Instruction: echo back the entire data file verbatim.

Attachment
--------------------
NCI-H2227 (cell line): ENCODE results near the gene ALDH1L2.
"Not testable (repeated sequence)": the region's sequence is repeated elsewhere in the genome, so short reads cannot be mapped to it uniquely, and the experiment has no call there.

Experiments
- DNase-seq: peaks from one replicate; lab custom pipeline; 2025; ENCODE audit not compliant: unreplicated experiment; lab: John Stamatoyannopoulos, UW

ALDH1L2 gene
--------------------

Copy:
NCI-H2227 (cell line): ENCODE results near the gene ALDH1L2.
"Not testable (repeated sequence)": the region's sequence is repeated elsewhere in the genome, so short reads cannot be mapped to it uniquely, and the experiment has no call there.

Experiments
- DNase-seq: peaks from one replicate; lab custom pipeline; 2025; ENCODE audit not compliant: unreplicated experiment; lab: John Stamatoyannopoulos, UW

ALDH1L2 gene